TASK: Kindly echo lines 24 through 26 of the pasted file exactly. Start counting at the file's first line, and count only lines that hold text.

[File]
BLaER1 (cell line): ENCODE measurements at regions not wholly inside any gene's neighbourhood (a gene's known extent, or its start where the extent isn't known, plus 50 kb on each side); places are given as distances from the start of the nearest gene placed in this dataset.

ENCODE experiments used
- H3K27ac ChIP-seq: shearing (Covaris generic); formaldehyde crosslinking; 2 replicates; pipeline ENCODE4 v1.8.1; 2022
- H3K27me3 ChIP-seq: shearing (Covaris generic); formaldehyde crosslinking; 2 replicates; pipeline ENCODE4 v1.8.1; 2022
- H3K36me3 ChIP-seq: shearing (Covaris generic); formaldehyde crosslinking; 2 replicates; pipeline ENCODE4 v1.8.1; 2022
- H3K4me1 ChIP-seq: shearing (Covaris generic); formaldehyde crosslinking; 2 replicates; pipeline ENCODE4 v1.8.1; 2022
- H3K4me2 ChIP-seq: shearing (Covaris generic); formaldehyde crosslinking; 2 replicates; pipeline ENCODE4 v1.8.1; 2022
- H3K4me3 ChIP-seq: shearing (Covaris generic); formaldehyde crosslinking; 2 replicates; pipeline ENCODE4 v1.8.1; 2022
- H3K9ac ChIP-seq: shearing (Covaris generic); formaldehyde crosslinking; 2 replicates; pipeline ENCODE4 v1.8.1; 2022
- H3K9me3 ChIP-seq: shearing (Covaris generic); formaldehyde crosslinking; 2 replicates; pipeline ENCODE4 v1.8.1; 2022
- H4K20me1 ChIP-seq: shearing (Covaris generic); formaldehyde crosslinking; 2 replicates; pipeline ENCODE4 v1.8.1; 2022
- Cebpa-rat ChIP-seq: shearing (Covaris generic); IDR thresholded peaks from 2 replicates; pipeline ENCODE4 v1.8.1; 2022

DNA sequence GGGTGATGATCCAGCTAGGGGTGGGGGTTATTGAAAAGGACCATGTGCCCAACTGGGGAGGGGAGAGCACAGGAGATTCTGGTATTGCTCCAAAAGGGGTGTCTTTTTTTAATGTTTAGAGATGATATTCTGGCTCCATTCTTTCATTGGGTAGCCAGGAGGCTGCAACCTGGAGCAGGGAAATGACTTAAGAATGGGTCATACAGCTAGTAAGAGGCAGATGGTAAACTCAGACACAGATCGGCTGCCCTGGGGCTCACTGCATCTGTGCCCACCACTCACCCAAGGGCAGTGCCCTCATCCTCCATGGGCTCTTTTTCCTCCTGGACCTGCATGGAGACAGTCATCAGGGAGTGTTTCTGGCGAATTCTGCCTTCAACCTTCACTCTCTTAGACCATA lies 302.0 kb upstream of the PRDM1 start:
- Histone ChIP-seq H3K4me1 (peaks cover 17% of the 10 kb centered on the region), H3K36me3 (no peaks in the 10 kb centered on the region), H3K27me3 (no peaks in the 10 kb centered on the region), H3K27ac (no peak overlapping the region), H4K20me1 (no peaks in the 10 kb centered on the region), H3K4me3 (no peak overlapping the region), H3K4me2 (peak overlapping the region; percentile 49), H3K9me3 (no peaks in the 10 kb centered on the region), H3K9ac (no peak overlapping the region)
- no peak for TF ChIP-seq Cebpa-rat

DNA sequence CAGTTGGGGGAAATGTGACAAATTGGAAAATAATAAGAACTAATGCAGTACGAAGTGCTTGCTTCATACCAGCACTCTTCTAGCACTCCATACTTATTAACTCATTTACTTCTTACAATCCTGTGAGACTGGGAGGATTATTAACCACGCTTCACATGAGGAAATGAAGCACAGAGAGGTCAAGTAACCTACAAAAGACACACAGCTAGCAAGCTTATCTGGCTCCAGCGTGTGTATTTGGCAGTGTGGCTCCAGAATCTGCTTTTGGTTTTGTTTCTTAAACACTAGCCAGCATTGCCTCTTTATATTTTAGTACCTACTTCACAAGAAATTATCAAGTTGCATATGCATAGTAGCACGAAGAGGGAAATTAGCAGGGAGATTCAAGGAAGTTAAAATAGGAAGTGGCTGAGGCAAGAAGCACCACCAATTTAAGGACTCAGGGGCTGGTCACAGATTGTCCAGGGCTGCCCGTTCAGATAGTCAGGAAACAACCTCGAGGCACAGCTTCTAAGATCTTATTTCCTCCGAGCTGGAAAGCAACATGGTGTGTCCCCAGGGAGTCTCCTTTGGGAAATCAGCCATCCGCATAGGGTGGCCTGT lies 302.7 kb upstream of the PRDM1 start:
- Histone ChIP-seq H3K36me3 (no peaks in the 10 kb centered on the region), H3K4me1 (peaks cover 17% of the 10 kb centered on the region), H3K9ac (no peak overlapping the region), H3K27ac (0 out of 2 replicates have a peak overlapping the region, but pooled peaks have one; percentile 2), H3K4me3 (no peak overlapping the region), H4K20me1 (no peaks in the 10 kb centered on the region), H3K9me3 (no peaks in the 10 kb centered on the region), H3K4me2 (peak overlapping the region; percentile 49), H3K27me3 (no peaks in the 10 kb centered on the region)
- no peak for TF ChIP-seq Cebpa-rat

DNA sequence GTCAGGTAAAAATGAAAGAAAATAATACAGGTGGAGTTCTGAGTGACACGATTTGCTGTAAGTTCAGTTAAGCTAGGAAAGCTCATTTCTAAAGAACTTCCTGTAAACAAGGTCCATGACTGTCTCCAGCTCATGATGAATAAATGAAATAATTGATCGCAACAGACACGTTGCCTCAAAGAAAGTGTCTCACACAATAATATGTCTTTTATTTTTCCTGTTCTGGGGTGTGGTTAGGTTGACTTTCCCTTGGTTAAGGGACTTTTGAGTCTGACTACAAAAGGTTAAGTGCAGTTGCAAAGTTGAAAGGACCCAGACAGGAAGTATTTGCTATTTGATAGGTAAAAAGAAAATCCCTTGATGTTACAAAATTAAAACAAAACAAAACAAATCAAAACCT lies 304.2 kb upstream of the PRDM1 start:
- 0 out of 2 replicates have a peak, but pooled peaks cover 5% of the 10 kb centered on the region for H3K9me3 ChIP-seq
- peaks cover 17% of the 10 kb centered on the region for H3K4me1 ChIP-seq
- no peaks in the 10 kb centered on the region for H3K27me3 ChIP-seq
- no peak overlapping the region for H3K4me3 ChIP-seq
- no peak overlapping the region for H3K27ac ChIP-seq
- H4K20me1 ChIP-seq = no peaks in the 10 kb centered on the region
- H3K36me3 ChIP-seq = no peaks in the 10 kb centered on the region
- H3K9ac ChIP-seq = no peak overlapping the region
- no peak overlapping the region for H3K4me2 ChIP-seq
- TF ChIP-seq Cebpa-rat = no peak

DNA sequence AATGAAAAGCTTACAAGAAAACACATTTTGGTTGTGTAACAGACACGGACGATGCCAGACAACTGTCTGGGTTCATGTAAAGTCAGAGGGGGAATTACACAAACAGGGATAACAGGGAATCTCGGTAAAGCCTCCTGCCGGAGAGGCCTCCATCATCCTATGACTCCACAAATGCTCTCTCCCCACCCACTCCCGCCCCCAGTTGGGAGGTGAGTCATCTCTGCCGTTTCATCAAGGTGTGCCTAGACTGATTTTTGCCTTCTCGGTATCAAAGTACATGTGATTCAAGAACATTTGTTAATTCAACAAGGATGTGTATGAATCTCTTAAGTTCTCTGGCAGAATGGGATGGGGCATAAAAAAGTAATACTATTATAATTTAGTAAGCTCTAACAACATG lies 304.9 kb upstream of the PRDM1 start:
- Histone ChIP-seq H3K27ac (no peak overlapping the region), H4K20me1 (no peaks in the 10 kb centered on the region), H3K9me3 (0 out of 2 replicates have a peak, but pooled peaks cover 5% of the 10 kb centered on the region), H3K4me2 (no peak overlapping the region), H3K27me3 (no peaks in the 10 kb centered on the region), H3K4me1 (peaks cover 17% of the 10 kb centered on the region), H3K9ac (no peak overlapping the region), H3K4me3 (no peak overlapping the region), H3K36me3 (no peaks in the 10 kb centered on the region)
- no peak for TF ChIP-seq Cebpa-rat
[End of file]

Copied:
- no peak overlapping the region for H3K27ac ChIP-seq
- H4K20me1 ChIP-seq = no peaks in the 10 kb centered on the region
- H3K36me3 ChIP-seq = no peaks in the 10 kb centered on the region